The Blue Things (self-titled)
The Blue Things were a great band from the Midwest. They had a Beau Brummels Volume 2/From The Vaults sound crossed with some Gene Clark era Byrds. While they were extremely popular in the Midwest, the Blue Things never reached fame at a national level despite a great folk-rock album and some groundbreaking early psychedelic singles.
The band started out releasing singles on independent (private) labels around 1964/65 with a strong Searchers/early Beatles flavor. Some of these singles such as Pretty Things-Oh! were very strong and deserved more attention. Eventually they evolved into a tight folk-rock band that strongly recalled Help/Rubber Soul era Beatles.
Val Stocklein wrote most of the compositions and his vocals are a world weary mixture of Gene Clark and Help era John Lennon. They released their only self-titled album (commonly referred to as Listen & See) in 1966 and by this time, the band had already been experimenting with a psychedelic sound. The album is one of folk-rock’s highlights. A singled released from the album, Doll House/Man On The Street was spectacular. Both songs dealt with subjects uncommon for rock in that era (or any era), prostitution and social injustice.They are both characterized by glittering guitars, thoughtful lyrics, great harmonies, tambourine and a driving beat. There is no doubt that this was one of the defining moments of the folk-rock revolution. Other album tracks highlighted the group’s influences. Honor The Hearse was very Dylan-like but still effective while High Life, I Must Be Doing Something Wrong, It Ain’t No Big Thing Babe and Now’s The Time were also really strong, classy folk-rockers.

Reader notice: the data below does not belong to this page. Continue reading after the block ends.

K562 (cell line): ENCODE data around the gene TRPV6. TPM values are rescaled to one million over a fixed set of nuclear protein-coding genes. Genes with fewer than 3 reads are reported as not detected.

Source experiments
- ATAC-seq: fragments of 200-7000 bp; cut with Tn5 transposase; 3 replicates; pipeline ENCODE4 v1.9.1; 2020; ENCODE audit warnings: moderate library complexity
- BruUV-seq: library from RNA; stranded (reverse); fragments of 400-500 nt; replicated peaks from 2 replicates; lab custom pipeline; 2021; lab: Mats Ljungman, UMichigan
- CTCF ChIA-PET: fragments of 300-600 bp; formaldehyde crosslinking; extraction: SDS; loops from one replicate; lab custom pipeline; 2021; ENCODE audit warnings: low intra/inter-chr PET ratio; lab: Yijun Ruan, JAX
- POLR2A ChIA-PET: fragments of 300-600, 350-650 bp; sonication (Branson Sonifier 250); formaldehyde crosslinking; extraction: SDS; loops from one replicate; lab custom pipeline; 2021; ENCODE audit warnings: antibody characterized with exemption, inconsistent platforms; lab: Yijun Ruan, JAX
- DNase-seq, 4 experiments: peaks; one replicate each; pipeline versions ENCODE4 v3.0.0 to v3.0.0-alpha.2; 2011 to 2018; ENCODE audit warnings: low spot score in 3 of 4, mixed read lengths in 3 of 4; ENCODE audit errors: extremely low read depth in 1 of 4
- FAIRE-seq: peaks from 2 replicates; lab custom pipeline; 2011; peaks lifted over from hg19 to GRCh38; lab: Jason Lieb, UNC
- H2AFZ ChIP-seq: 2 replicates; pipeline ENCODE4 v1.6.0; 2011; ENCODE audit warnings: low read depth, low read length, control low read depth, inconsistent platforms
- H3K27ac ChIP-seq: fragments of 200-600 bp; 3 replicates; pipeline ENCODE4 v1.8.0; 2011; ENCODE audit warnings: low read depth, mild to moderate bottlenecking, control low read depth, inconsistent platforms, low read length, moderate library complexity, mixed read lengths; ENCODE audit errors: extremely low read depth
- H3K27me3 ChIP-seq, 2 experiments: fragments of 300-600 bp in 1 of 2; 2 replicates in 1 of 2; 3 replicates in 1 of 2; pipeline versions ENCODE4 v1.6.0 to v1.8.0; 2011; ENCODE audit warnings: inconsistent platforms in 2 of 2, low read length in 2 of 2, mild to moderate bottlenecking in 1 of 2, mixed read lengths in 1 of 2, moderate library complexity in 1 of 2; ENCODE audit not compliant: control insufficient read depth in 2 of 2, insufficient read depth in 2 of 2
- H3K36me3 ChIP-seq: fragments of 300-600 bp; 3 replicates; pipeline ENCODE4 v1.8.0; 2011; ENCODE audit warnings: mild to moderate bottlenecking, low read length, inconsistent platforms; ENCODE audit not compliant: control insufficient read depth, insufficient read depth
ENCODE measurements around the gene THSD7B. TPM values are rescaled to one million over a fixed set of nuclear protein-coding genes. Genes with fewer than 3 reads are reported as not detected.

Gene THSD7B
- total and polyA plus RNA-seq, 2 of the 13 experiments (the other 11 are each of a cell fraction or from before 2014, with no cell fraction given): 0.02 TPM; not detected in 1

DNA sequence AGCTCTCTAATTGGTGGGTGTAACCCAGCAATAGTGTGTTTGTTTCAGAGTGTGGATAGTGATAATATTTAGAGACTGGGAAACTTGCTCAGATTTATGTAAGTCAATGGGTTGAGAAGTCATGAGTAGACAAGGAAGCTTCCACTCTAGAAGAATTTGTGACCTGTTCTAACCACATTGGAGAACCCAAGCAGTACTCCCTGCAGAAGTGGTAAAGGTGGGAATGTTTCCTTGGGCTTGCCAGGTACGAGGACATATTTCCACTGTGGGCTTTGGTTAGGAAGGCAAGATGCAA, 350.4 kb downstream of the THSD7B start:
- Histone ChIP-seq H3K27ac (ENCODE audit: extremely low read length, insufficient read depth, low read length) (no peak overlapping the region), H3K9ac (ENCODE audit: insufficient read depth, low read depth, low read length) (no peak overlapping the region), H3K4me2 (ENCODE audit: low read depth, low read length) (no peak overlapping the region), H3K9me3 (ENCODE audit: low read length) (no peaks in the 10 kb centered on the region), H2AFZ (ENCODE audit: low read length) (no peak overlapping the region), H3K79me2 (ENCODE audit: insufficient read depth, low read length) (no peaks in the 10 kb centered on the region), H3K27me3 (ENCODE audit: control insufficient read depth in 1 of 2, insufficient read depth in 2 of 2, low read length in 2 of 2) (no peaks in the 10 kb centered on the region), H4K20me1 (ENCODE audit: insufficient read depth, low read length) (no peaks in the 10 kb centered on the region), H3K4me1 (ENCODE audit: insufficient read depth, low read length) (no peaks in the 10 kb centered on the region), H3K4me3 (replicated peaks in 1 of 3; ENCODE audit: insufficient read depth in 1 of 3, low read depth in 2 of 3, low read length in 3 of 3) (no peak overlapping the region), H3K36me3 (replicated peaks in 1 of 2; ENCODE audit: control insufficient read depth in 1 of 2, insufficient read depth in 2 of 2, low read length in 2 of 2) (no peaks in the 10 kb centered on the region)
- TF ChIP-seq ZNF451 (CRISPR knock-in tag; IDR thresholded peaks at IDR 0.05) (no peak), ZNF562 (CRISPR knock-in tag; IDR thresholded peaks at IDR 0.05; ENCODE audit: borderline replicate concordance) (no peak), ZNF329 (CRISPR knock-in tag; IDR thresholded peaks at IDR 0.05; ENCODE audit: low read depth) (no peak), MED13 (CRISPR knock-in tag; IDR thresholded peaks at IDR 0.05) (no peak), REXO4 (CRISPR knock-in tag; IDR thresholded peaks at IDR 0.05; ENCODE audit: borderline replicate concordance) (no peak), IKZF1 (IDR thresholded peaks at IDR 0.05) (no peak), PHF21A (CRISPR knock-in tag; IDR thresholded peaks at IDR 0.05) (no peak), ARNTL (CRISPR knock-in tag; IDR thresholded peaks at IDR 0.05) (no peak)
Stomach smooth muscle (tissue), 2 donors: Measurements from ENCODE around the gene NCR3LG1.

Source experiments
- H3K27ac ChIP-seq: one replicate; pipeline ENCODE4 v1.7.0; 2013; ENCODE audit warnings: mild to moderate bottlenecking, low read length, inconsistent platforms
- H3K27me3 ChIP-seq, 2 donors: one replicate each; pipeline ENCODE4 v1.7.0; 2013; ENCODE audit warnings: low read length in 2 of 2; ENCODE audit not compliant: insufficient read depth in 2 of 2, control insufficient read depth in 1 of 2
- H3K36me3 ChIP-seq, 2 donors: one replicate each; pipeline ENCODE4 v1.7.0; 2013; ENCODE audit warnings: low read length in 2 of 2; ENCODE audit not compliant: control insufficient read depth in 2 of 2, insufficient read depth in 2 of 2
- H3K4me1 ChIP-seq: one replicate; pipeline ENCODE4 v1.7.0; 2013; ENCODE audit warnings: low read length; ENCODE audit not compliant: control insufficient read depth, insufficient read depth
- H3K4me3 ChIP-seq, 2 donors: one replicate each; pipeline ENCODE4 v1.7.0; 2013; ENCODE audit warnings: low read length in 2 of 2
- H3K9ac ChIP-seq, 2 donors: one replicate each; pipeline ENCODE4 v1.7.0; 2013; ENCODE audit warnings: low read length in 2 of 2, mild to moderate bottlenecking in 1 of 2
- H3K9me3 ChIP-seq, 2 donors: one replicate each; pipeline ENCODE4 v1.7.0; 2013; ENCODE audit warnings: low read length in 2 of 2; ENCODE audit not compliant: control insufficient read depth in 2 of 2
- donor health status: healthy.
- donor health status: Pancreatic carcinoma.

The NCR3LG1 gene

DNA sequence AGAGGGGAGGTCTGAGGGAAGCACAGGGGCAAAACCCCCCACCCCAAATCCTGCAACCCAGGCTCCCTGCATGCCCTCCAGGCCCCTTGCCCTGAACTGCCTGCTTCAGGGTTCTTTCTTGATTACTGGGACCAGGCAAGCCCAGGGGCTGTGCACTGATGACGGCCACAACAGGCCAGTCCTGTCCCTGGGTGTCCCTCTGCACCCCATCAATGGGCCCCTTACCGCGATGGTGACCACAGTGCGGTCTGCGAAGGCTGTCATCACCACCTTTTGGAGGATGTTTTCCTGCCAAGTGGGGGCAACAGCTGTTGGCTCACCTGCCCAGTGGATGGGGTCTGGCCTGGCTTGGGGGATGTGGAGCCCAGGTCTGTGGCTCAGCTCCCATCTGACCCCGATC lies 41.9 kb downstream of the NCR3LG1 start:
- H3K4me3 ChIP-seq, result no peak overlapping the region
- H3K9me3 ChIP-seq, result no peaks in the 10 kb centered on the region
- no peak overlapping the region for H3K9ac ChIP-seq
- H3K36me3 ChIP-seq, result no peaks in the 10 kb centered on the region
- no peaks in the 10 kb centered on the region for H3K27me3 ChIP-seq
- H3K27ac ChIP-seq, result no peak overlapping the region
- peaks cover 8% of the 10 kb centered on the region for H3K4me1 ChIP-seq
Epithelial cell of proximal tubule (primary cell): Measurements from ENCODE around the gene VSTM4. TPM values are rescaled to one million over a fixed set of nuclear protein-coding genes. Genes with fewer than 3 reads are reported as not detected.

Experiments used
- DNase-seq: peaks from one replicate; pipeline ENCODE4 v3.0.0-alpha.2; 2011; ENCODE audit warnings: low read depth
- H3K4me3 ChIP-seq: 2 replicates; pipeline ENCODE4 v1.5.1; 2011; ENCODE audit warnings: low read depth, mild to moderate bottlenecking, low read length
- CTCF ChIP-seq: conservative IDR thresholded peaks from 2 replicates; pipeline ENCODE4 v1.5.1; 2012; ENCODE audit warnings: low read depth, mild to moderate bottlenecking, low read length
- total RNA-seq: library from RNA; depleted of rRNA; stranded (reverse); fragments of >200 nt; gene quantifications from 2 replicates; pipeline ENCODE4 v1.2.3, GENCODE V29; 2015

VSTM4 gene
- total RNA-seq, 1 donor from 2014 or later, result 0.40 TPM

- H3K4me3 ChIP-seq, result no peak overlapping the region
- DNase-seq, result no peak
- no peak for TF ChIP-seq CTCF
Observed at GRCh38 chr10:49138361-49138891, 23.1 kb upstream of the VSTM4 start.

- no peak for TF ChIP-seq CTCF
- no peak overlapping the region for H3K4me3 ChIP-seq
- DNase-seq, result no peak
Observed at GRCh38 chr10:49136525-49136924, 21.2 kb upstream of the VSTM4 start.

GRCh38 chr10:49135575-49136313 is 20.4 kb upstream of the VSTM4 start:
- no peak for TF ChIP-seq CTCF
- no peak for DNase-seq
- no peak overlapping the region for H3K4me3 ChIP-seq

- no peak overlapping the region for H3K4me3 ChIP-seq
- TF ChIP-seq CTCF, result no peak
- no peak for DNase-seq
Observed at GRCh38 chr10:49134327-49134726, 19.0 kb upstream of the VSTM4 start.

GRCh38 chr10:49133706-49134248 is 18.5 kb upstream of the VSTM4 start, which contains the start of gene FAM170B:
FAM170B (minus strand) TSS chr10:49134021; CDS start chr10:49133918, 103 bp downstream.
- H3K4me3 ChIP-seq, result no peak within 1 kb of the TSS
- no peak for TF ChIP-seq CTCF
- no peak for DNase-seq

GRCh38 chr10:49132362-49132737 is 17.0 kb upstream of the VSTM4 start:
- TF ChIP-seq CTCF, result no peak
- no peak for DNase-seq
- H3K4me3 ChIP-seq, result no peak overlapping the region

There were a few raw covers of old rock standards as well, that recalled their club and bar days. Ain’t That Lovin’ You Babe is particularly noteworthy for a blistering guitar solo. Desert Wind, an outtake from this era, is another great melancholy folk-rock winner. The Blue Things would eventually release two classic psychedelic singles before Val Stocklein left, effectively putting an end to the original group. Orange Rooftops Of Your Mind was their creative zenith, an explosion of sound, featuring violin-like fuzz guitar tones, echoed vocals, a great folk-rock bridge and an organ rave up. The B-side, One Hour Cleaners, was almost as good, with some strange lyrics and a good beat. This single was released in 1966 just when psychedelia was beginning and may have been the first genuine Midwest acid-rock single. You Can Live In Our Tree, another good A-side paired with a great psych version of Twist and Shout was more of the same.
The inability to sell records or become commercially viable frustrated the group and left them bitter. One more single was released in 1967 after Val’s departure and without his involvement. Yes My Friend paired with Somebody Help Me did not recall the band’s heyday in any way and was actually pretty weak. The Blue Things soldiered on for a while playing live but eventually decided to call it a day before the end of the decade.